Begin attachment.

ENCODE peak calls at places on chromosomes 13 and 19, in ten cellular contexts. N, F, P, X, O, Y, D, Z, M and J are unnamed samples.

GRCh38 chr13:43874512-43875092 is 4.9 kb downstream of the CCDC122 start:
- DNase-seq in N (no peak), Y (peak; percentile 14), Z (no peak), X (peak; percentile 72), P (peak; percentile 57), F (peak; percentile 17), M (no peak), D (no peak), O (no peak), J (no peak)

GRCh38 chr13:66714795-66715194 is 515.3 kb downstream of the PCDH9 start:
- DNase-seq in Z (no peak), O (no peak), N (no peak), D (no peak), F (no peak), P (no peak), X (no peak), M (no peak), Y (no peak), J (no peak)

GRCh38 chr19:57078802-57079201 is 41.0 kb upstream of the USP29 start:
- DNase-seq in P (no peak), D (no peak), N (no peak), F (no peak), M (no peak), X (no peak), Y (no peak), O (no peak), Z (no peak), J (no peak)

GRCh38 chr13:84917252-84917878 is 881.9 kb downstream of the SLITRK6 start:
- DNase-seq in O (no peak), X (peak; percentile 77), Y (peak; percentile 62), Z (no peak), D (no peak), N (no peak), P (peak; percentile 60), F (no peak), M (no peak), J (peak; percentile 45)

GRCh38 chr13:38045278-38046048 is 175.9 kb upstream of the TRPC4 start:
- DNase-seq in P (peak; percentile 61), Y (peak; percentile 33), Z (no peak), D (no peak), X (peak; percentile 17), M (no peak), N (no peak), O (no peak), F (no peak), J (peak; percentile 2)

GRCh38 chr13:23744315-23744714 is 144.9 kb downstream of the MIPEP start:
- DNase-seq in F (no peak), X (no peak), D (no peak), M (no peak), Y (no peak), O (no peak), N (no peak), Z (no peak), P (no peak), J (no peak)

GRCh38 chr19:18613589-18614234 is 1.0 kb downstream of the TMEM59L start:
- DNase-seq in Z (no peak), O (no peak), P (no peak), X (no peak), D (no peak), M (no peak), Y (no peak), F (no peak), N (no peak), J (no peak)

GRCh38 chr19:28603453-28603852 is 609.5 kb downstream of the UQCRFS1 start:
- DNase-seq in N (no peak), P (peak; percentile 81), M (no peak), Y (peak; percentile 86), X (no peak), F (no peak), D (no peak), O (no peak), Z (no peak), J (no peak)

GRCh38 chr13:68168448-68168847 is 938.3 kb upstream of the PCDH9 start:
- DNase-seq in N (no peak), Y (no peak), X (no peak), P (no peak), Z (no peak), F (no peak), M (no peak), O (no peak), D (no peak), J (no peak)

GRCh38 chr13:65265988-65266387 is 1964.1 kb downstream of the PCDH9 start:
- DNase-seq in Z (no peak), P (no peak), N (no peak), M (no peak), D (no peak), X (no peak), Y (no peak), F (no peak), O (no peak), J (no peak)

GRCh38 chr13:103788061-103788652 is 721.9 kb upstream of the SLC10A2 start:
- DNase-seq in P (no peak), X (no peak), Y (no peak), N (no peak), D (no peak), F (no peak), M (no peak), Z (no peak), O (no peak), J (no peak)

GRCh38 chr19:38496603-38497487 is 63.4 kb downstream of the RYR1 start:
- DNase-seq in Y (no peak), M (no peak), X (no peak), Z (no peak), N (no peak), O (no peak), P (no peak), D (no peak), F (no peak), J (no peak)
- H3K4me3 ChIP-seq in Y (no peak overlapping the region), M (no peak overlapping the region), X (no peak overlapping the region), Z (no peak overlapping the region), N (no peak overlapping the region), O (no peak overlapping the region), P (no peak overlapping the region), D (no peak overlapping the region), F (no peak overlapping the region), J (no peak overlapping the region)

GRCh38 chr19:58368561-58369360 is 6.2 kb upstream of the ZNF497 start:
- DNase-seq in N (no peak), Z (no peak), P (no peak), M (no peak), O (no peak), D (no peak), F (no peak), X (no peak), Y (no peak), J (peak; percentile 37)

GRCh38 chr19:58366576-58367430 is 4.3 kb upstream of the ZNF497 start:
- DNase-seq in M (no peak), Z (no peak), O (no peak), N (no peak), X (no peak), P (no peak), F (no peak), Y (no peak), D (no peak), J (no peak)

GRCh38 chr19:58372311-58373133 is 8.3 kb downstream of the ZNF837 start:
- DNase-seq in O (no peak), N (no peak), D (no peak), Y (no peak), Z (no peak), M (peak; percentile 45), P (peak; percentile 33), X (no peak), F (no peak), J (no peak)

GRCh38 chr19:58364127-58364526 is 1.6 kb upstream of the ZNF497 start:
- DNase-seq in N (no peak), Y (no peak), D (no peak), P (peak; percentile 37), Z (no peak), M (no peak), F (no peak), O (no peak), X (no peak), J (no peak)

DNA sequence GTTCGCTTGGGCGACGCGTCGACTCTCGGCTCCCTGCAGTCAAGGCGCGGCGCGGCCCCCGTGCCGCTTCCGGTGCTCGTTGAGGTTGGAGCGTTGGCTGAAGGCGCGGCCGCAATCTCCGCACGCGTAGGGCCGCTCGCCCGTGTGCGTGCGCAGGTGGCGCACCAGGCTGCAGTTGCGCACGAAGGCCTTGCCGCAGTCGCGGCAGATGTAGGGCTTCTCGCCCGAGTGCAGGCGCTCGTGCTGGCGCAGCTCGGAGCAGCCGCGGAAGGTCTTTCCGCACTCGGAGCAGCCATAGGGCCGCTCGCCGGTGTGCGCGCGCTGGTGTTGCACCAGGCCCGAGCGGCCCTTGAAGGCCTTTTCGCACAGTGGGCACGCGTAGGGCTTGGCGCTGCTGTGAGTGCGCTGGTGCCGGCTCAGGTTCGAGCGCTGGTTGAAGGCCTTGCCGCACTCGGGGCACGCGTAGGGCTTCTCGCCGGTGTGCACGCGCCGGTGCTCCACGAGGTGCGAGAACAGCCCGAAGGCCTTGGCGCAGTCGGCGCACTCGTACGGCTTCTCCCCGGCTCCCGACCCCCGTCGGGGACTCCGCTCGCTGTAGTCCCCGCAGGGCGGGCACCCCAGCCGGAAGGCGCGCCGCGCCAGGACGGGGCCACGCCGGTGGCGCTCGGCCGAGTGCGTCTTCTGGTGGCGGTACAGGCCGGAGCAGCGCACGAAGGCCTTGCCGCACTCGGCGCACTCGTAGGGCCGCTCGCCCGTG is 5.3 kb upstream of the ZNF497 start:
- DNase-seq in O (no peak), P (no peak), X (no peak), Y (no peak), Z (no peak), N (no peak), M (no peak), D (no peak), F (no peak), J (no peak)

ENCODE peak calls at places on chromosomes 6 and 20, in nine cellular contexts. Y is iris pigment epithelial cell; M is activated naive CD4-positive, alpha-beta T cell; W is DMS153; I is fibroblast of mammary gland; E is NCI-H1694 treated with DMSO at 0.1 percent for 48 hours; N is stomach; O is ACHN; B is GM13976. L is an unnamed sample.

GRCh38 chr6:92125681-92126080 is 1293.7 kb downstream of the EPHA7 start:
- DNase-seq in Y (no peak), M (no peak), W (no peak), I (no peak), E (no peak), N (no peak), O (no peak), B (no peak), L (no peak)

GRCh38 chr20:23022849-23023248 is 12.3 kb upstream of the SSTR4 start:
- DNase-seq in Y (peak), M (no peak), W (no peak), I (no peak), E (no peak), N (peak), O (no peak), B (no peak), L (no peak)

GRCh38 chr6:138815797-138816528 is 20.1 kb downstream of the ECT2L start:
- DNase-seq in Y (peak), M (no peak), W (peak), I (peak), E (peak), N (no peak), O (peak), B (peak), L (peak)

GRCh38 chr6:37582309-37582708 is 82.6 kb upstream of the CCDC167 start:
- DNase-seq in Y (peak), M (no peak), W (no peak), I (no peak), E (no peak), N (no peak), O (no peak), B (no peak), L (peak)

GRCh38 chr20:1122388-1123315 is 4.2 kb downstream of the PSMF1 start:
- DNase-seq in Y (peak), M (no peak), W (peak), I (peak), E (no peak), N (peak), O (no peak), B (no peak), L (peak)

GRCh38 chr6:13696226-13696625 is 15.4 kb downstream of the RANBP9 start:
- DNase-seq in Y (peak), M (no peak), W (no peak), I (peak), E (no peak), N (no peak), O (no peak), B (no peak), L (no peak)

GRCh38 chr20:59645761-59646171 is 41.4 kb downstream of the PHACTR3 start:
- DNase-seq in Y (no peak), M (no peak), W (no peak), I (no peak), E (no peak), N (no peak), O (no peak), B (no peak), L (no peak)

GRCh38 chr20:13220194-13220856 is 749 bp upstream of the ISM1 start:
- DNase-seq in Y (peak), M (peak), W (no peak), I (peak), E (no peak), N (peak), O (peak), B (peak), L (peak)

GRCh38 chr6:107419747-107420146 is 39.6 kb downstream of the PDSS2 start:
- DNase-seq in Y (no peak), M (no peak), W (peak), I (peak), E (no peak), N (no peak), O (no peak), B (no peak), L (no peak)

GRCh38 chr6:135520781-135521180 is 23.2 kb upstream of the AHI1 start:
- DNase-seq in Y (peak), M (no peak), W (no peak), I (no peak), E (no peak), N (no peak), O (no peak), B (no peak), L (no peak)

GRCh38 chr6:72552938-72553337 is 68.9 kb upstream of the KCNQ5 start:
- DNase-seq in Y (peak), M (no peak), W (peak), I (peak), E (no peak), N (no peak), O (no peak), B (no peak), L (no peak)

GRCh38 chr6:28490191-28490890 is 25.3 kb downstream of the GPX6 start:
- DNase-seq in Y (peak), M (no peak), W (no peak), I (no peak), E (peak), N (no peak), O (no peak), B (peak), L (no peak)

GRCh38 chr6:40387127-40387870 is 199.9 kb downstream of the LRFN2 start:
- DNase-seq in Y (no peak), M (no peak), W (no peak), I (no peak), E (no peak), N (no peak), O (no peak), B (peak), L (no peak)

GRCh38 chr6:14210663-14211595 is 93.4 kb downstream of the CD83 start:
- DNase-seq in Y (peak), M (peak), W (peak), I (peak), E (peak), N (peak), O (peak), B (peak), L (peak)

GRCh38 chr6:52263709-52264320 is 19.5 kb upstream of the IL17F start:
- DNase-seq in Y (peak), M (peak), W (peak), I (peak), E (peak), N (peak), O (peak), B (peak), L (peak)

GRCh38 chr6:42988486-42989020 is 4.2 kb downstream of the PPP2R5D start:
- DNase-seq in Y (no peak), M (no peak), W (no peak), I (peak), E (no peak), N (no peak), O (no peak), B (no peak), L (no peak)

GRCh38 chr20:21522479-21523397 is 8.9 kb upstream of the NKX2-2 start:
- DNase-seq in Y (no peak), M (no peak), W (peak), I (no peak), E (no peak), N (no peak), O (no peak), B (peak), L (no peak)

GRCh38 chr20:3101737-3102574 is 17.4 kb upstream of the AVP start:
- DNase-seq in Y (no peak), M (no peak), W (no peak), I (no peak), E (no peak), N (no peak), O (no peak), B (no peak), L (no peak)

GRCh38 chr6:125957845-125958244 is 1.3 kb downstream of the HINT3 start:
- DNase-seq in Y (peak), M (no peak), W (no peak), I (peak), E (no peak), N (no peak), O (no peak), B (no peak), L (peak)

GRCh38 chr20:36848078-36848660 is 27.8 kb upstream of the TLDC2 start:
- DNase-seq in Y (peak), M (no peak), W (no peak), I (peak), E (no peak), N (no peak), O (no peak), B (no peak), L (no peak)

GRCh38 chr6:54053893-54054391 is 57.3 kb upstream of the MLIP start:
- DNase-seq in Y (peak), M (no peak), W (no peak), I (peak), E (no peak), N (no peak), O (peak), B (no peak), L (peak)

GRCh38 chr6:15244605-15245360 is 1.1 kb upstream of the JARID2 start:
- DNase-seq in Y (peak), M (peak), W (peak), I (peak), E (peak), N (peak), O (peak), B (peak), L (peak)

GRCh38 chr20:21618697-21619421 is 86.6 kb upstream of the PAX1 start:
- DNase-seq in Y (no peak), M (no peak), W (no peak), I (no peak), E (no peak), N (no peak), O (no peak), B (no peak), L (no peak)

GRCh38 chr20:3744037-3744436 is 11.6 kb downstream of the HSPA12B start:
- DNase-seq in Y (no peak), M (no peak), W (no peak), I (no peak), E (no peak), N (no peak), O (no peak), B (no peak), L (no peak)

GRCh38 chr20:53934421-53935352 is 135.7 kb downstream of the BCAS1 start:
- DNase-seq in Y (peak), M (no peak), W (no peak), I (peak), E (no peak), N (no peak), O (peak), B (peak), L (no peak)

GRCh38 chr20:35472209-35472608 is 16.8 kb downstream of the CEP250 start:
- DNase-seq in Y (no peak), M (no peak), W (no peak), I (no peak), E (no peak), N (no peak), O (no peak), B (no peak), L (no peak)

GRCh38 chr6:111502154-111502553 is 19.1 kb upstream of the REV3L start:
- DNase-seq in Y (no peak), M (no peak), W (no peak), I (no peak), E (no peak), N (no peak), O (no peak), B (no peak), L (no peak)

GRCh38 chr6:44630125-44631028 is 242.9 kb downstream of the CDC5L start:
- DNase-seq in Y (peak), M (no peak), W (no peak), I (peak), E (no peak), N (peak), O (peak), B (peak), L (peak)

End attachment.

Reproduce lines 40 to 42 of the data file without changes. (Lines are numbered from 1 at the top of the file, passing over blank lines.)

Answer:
GRCh38 chr20:23022849-23023248 is 12.3 kb upstream of the SSTR4 start:
- DNase-seq in Y (peak), M (no peak), W (no peak), I (no peak), E (no peak), N (peak), O (no peak), B (no peak), L (no peak)

GRCh38 chr6:138815797-138816528 is 20.1 kb downstream of the ECT2L start: